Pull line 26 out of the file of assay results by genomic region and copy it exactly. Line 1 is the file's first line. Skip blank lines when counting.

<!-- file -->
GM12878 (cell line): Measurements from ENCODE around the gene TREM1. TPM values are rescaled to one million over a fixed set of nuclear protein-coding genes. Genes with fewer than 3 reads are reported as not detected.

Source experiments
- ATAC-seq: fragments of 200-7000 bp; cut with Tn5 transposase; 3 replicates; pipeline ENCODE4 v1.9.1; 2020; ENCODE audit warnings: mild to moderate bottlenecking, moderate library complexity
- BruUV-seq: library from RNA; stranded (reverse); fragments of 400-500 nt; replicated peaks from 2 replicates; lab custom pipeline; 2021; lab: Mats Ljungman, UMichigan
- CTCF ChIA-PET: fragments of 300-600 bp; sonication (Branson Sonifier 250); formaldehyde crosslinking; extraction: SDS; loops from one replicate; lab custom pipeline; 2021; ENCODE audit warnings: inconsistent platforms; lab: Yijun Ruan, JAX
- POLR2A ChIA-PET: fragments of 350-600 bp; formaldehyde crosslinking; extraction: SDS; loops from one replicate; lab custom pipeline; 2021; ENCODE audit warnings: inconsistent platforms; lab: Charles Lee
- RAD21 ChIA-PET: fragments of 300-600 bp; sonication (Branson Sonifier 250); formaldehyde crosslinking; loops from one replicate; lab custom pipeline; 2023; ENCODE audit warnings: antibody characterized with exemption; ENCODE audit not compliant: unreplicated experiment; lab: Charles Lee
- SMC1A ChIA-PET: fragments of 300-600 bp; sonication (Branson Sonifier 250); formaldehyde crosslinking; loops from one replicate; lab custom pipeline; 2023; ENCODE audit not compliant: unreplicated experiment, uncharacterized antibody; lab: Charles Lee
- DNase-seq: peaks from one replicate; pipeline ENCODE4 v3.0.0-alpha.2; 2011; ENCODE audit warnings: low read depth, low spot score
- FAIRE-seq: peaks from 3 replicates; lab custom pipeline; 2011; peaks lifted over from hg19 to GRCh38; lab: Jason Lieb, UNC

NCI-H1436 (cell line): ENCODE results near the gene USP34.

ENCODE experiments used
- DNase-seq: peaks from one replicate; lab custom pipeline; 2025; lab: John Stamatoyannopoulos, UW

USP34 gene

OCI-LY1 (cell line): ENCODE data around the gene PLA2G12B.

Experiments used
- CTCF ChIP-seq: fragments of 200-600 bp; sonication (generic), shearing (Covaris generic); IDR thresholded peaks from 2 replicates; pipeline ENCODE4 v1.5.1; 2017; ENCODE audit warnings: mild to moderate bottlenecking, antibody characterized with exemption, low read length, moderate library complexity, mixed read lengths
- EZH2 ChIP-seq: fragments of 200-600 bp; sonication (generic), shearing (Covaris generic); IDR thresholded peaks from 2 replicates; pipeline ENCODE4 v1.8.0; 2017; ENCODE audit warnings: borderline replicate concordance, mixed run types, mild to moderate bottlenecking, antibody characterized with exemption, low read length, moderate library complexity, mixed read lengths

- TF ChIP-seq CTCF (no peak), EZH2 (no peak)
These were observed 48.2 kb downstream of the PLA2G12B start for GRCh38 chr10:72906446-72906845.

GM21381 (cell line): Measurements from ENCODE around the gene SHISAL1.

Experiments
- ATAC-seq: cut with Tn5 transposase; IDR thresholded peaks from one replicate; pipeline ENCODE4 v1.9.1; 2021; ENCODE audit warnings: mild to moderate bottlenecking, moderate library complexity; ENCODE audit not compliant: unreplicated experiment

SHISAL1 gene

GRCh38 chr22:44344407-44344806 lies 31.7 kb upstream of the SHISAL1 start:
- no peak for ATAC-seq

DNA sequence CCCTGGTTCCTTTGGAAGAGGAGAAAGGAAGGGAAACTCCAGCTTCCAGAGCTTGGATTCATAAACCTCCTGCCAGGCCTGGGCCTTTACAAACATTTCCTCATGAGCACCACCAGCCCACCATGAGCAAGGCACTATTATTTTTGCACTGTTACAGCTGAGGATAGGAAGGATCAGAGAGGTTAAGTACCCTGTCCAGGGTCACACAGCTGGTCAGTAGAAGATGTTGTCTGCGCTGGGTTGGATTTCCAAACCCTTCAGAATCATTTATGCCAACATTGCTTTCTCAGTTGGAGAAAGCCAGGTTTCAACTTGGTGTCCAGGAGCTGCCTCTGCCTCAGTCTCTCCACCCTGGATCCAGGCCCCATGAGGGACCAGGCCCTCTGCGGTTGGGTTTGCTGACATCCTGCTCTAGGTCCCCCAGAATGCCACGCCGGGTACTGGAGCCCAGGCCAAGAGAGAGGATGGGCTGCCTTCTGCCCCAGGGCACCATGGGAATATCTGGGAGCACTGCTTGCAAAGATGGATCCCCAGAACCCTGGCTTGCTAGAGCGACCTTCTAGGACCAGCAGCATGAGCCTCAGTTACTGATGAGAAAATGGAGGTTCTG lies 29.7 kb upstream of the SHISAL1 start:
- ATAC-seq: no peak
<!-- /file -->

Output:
- no peak for ATAC-seq